Connect with us

Hi, what are you looking for?

Investing

401(k) Early Withdrawal Calculator

In general, you can only withdraw money from your 401(k) once you have reached the age of 59½. If you withdraw money earlier, you’re likely to be subject to a 10% early withdrawal penalty.

Use this free calculator to determine the impact of a 401(k) early withdrawal.

Should You Withdraw Early From your 401(k)?

Wondering whether cashing out your 401(k) early is the right answer? Here are a few benefits and drawbacks to consider before making your decision:

Pros: 

No repayment required: A 401(k) early withdrawal can be an alternative to a 401(k) loan or another type of financing like a personal loan or home equity loan. The benefit of a 401(k) early withdrawal is that, unlike other types of financing, you won’t have to pay it back.
Helpful in financial emergencies: In a perfect world, no one would have to withdraw from their 401(k) early. But it can be a helpful last resort for those in a financial emergency with limited other options.

Cons: 

Income taxes: When you take money from a traditional 401(k), you have to pay income taxes on those withdrawals. These taxes apply whether you withdraw the money early or during retirement. But if you’re withdrawing money to cover a financial emergency, taxes will reduce the amount that’s actually available to you to spend.
Penalty: When you take an early withdrawal from your 401(k), you’ll be subject to a 10% early withdrawal tax penalty, except in select circumstances. We’ll cover this in more detail below.
Diminished future earnings: The income tax and penalty you’ll pay on your early withdrawal aren’t the only losses. By reducing your 401(k) balance, you’re also reducing your potential earnings and, as a result, will have less money available to you during retirement.

You can explore different retirement planning options with Personal Capital’s free online tools. The Retirement Planner allows you to run different scenarios and compare them side-by-side with your current plan. You can even turn a new scenario into your actual plan.

401(k) Early Withdrawal Alternatives

If you really need money and tapping your retirement savings is the only way to get it, there are a couple of alternatives to an early withdrawal from your 401(k) plan.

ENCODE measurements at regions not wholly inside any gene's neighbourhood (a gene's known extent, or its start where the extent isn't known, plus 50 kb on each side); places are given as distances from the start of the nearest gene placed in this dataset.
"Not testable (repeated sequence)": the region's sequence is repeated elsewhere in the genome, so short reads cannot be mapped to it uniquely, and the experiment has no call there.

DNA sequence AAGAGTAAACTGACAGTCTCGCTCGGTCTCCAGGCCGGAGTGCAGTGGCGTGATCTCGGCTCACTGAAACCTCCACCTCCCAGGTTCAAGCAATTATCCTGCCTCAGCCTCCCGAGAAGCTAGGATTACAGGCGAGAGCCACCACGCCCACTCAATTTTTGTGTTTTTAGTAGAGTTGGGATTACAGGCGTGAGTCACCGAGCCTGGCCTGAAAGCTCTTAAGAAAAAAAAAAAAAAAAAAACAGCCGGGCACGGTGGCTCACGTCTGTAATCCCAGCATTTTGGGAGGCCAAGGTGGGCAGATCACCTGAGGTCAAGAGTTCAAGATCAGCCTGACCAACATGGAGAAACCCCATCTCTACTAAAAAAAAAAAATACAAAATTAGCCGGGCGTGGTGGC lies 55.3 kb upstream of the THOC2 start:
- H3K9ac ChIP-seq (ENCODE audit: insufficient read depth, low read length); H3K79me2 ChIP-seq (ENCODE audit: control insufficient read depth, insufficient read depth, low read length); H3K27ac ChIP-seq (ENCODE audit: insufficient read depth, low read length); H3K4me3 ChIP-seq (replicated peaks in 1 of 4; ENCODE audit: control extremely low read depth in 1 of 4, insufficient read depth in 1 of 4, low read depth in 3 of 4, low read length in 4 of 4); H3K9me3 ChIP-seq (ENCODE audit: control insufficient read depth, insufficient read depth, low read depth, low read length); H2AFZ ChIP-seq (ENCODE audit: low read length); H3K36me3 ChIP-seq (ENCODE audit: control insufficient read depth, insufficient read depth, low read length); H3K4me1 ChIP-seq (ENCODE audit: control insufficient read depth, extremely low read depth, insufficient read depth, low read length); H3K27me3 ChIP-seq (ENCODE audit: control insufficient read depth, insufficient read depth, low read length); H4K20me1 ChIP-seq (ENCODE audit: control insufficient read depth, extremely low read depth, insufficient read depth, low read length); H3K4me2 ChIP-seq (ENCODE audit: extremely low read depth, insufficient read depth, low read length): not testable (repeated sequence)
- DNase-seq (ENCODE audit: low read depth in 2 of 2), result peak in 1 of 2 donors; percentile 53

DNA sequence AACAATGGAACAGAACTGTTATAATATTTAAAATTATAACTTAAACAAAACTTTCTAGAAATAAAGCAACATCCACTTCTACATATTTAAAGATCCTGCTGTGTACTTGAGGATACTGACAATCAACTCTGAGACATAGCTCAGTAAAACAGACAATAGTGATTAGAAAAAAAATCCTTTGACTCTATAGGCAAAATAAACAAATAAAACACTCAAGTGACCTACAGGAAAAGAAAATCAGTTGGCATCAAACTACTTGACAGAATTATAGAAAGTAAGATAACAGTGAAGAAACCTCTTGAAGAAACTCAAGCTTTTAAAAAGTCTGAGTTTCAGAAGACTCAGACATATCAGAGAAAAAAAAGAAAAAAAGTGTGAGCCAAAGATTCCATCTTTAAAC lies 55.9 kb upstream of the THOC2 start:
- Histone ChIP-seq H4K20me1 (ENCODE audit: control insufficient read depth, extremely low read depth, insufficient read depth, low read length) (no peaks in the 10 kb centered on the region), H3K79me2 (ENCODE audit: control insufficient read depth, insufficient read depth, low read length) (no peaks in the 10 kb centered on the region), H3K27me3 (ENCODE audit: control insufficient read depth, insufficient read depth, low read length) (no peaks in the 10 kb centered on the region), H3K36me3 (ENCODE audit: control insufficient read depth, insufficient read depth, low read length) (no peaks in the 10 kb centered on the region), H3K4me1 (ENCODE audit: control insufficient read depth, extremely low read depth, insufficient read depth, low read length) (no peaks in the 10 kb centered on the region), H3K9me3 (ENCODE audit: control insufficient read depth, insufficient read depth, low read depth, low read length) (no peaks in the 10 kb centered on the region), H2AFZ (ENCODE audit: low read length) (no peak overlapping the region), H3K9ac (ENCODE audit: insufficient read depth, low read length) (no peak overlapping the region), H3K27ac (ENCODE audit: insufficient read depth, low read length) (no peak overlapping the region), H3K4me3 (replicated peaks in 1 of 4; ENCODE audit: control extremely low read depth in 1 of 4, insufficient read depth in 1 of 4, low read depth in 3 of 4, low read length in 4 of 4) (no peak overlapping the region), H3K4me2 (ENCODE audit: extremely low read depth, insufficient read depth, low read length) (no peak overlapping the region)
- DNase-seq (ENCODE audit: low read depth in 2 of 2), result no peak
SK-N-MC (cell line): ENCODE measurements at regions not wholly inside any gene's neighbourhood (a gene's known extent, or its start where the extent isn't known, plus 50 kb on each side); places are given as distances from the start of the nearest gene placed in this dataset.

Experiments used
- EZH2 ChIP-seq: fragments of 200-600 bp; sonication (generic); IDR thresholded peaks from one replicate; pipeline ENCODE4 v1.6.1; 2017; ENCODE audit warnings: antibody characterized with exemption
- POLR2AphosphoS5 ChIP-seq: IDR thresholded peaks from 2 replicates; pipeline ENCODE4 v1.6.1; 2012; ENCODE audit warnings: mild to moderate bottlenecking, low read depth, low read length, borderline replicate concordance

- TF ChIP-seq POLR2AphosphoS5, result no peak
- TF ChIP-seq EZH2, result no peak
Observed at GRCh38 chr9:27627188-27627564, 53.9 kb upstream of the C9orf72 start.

401(k) loan

The IRS allows individuals to withdraw up to $50,000 or 50% of their 401(k) balance, whichever is lower. 401(k) loans generally must be repaid within five years or as soon as the individual leaves the company that sponsors the plan. The benefit of using a loan instead of an early withdrawal is that as long as you repay it within the specified time, the amount isn’t subject to income taxes or the 10% early withdrawal penalty.

401(k) hardship withdrawal

Individuals facing financial hardship can take money from their 401(k) balance to cover it without paying the normal 10% penalty. To qualify for a hardship withdrawal, you must have an immediate and heavy financial need and may only withdraw as much money as is required to satisfy the financial need. While the money won’t be subject to the 10% penalty, you’ll still pay income taxes on it.

Roth IRA withdrawal

Because you’ve already paid taxes on your Roth IRA contributions, the IRS allows you to withdraw them without additional penalties. The catch is that the money must be in your IRA for at least five years before you can withdraw it. You can also only withdraw your original contributions, not the earnings.

The content contained in this blog post is intended for general informational purposes only and is not meant to constitute legal, tax, accounting or investment advice. You should consult a qualified legal or tax professional regarding your specific situation. Keep in mind that investing involves risk. The value of your investment will fluctuate over time and you may gain or lose money.

You May Also Like

Economy

While I uncompromisingly condemn thievery, I easily understand thieves. Thieves seek to acquire goods they desire at costs they believe are lower than they’d...

Investing

Every marriage requires a few adjustments. For some couples, it’s living together for the first time. For others, it’s blending two families. For me,...

Economy

Greetings from Sweden! We address a big issue—for us and others in countries where the native language is not English. The issue is not...

Investing

Better-than-feared earnings results fueled a rally in U.S. stocks in October. Of the 52% of S&P 500 companies reporting through October, 71% beat analyst...

Disclaimer: BeTrulySatisfied.com, its managers, its employees, and assigns (collectively “The Company”) do not make any guarantee or warranty about what is advertised above. Information provided by this website is for research purposes only and should not be considered as personalized financial advice. The Company is not affiliated with, nor does it receive compensation from, any specific security. The Company is not registered or licensed by any governing body in any jurisdiction to give investing advice or provide investment recommendation. Any investments recommended here should be taken into consideration only after consulting with your investment advisor and after reviewing the prospectus or financial statements of the company.


Copyright © 2022 BeTrulySatisfied.com